Since the inception of Check 21 in October 2004, adoption of remote deposit capture has been steady among financial institutions that cater to business customers.
According to Celent, 75 percent of all U.S. FIs are expected to be remote capture-enabled by the end of 2008. With the rapid and widespread embrace of commercial RDC, many financial institutions are interested in exploring the new frontier of this capability: consumer remote deposit capture.
Technologies are now available that enable FIs to securely process checks sent via ordinary scanners, thus opening the doors to RDC for consumers and small business owners. On this front, Celent says that 7 percent of FIs report already having either a complete solution or a pilot program up and running; meanwhile, 15 percent report plans for a consumer RDC solution and 22 percent say they would consider such a solution.
For many FIs contemplating this offering, questions still abound. To determine whether a consumer RDC program is right for your institution, and to ensure a smooth execution, a few key steps should be followed.
Identify your customer base
To assess the potential for success with a consumer RDC program, it is important to first evaluate your existing customer base, as well as potential new customers. For customers acclimated to off-hour banking solutions such as online banking, or for those who live far from a branch, consumer RDC could be a welcome offering. Evaluating your customers can also help you analyze overall risk and define the ideal customer to target in your marketing efforts.
Qualify your customer base
Diligent "know your customer" policies are extremely important in consumer RDC programs. While advanced safeguards are incorporated in the software developed for these programs, mitigating risk lies largely in the hands of the FI. Take inventory of the risk management controls that are currently in place at your institution, and consider a risk strategy designed specifically for a consumer RDC program. First and foremost, you'll need to set criteria to determine a customer's eligibility for this offering. For example, prerequisites for access to a consumer RDC application could include good credit and a long and positive history with your institution.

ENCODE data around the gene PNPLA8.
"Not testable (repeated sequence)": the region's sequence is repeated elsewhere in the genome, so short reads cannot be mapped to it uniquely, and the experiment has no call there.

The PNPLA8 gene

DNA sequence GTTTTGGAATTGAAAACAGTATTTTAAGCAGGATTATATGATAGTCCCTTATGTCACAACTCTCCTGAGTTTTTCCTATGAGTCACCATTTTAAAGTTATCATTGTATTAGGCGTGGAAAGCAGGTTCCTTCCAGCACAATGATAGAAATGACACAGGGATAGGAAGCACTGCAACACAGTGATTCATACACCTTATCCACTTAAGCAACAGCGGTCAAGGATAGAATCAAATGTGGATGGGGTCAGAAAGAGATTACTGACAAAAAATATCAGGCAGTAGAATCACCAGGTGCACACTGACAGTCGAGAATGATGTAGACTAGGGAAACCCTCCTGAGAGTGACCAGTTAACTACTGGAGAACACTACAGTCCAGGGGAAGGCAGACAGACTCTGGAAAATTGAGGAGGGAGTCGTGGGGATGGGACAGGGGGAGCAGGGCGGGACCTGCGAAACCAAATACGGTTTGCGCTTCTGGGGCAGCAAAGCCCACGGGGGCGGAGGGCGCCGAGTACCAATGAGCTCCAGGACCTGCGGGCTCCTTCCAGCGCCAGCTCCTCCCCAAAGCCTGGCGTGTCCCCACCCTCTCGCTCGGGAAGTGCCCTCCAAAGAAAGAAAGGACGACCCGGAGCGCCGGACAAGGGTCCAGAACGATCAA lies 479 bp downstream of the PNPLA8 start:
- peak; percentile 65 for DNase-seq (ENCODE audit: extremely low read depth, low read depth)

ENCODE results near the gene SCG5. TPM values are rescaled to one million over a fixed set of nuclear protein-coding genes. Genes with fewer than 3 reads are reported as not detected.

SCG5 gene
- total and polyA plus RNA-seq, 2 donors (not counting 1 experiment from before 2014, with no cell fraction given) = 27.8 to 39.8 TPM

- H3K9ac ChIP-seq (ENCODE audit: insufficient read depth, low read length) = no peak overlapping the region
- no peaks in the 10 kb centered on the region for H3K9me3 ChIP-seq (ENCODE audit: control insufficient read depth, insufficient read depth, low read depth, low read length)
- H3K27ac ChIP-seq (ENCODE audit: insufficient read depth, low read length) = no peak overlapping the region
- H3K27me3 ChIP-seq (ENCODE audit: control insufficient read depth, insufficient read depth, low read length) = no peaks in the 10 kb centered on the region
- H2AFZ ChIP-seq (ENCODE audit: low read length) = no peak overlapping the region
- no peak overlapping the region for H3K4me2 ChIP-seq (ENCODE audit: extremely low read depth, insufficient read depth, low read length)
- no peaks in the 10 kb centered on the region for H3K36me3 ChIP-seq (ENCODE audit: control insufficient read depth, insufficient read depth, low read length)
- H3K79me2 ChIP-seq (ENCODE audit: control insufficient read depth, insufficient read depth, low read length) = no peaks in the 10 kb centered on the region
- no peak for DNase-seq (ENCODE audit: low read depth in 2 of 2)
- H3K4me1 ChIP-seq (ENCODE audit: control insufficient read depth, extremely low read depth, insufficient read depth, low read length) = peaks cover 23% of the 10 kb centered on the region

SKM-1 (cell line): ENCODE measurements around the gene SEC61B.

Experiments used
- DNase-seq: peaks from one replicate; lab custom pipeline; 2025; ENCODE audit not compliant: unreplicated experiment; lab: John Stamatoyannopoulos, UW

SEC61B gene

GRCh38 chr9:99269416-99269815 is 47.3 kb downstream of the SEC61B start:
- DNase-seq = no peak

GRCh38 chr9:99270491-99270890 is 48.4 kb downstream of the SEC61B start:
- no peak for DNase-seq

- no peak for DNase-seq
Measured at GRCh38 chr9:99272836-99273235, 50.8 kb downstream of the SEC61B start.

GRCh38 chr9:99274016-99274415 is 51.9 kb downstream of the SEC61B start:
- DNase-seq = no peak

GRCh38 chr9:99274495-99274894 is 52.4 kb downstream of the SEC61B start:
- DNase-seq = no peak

Take inventory of your security and monitoring capabilities
As previously mentioned, consumer RDC software solutions should include security features that allow your FI to control the flow of remote deposits in real time and customize the security criteria. This ensures that any deposits submitted for processing that do not meet the set standards are flagged and held until cleared by an authorized employee.
The crucial element then becomes identifying designated and qualified staff to monitor and control the software. Smooth deployment depends on your employees' understanding of and adherence to all protocol related to your RDC program.
Deploy your consumer RDC program
The final element of a successful consumer RDC program is smooth integration of the application into your FI's existing system. The key to a seamless inclusion of a consumer RDC program is that the software is easily installed and integrated into other back-end processes. Furthermore, the application should be easy and straightforward for the end user to encourage adoption among your target customers.
As the most rapidly adopted technology in the history of the financial services industry, the potential is there for remote deposit capture to become a successful consumer application. As with any new technology, before considering a consumer RDC program for your institution, several factors must be taken into consideration. With a firm understanding of your institution's customer base, risk controls, employees and, last but certainly not least, the technologies and processes through which you plan to execute the program, a successful consumer RDC program launch is within reach.
Robert MacMahon is senior business development manager of payments and imaging solutions for Diebold ImageWay, the deposit automation and imaging division of Diebold Inc. To submit a comment about this article, please e-mail the editor.